Wednesday, January 13, 2016
US Civil Rights Commission to Examine EPA, Civil Rights and Coal Ash
WHAT: The U.S. Commission on Civil Rights is holding a hearing on Friday, Jan. 22., to examine EPA’s track record of protecting civil rights with regard to the placement of coal ash disposal facilities near minority and low income communities. Coal ash is the toxic waste that remains after coal is burned in power plants.
EPA has found that communities of color and low-income communities suffer greater risk from coal ash pollution than the general population.
Among those testifying are Lois Gibbs, who spearhead the response to Love Canal, a suspect disease-causing industrial and chemical dumpsite, buried beneath homes, in Niagara Falls, N.Y. Gibbs’ work led to the designation of the first superfund site with federal funds designated for environmental cleanup.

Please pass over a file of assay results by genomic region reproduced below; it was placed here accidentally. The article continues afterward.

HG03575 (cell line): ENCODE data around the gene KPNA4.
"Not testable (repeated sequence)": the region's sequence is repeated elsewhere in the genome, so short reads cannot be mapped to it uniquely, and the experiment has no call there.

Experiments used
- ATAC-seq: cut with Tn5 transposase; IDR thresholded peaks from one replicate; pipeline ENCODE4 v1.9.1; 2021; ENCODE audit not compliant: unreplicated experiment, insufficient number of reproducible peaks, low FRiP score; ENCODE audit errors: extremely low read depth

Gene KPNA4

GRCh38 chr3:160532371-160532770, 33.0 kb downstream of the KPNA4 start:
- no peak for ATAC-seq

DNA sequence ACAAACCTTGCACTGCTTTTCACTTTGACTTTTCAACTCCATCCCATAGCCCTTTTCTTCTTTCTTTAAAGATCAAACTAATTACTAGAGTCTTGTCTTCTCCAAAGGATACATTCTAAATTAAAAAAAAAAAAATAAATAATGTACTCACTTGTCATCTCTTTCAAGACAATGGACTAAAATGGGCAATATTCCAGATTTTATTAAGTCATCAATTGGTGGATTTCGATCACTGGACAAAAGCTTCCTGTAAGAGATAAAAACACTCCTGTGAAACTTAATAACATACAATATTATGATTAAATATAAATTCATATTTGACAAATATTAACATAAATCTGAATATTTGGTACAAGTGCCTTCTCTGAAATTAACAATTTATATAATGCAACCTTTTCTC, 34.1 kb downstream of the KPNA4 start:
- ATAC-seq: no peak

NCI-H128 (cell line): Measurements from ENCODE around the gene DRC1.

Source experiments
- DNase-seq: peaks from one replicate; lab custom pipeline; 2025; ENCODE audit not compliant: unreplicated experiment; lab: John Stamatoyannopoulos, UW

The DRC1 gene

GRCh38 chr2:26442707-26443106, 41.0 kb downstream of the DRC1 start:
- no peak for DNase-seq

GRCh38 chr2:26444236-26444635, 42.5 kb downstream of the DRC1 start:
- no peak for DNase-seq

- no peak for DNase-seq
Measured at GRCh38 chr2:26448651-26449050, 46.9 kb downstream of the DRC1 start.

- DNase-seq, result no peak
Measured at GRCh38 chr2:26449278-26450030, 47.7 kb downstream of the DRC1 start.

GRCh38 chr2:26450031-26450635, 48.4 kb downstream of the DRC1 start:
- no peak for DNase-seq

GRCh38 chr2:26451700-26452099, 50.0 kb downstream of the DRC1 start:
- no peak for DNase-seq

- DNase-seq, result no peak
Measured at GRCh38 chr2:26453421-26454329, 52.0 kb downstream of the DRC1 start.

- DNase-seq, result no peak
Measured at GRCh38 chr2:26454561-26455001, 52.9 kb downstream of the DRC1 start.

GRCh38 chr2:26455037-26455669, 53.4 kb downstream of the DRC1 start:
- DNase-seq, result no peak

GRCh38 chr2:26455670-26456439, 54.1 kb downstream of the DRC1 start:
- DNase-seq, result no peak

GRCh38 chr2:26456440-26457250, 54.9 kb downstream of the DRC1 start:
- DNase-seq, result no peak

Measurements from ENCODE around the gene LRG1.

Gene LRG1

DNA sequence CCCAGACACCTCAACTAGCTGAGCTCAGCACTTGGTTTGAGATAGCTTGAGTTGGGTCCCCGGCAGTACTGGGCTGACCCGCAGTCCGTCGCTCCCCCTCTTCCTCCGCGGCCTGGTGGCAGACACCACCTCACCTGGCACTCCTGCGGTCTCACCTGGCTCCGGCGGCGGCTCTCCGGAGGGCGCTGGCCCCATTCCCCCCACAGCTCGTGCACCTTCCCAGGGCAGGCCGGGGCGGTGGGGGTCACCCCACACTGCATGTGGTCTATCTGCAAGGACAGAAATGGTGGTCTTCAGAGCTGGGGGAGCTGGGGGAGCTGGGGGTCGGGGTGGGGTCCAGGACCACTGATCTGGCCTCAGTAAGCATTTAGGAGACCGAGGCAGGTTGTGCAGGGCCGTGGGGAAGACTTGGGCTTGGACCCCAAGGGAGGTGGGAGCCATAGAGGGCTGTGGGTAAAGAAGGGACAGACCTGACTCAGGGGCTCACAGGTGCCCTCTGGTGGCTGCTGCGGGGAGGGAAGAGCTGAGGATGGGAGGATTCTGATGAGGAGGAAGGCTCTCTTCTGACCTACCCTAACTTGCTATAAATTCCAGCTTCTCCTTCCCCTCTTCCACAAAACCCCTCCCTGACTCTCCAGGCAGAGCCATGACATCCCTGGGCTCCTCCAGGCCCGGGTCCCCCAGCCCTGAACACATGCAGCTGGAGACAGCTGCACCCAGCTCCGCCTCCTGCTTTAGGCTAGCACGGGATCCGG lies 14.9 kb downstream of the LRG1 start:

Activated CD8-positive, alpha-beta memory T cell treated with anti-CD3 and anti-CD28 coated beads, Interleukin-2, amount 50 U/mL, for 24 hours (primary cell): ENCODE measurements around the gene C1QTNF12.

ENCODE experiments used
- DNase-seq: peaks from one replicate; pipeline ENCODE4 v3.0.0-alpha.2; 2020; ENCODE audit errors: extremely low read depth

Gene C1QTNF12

Earthjustice Attorney Lisa Evans, who has led the national effort to regulate coal will testify along with Earthjustice attorney Marianne Engleman Lado, who filed a civil rights complaint against the EPA in 2013 for failing to protect the civil rights of residents of Uniontown, Alabama, a nearly all-black community that received 4 million yards of toxic coal ash from the largest coal ash spill in Kingston, Tenn in 2008. Kingston, Tenn., is a predominantly white community.
Ester Calhoun, a resident of Uniontown Alabama, and president of Black Belt Citizens for Health & Justice, will testify at 9 am.
Lisa Evans and Marianne Engleman Lado are scheduled to testify at 2:30 pm.
WHEN: January 22, 2015 from 9:00 a.m. to 5:30 p.m. ET
WHERE: U.S. Commission on Civil Rights
1331 Pennsylvania Avenue NW, Suite 1150
Washington, DC 20425 (Entrance on F Street NW)